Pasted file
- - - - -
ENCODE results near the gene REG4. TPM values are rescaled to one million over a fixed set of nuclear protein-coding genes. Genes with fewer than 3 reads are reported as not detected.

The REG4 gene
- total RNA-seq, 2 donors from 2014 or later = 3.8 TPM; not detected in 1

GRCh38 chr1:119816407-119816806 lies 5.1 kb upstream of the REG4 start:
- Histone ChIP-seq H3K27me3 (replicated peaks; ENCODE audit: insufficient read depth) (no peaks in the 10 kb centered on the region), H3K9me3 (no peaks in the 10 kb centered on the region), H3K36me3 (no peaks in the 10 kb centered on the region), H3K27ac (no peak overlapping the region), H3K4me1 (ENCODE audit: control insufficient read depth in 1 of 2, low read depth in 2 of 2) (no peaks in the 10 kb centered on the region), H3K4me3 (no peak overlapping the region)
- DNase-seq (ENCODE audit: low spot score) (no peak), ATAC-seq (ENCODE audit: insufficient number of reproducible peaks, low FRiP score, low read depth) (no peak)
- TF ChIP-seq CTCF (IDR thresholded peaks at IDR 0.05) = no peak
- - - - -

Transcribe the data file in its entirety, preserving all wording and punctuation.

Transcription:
ENCODE results near the gene REG4. TPM values are rescaled to one million over a fixed set of nuclear protein-coding genes. Genes with fewer than 3 reads are reported as not detected.

The REG4 gene
- total RNA-seq, 2 donors from 2014 or later = 3.8 TPM; not detected in 1

GRCh38 chr1:119816407-119816806 lies 5.1 kb upstream of the REG4 start:
- Histone ChIP-seq H3K27me3 (replicated peaks; ENCODE audit: insufficient read depth) (no peaks in the 10 kb centered on the region), H3K9me3 (no peaks in the 10 kb centered on the region), H3K36me3 (no peaks in the 10 kb centered on the region), H3K27ac (no peak overlapping the region), H3K4me1 (ENCODE audit: control insufficient read depth in 1 of 2, low read depth in 2 of 2) (no peaks in the 10 kb centered on the region), H3K4me3 (no peak overlapping the region)
- DNase-seq (ENCODE audit: low spot score) (no peak), ATAC-seq (ENCODE audit: insufficient number of reproducible peaks, low FRiP score, low read depth) (no peak)
- TF ChIP-seq CTCF (IDR thresholded peaks at IDR 0.05) = no peak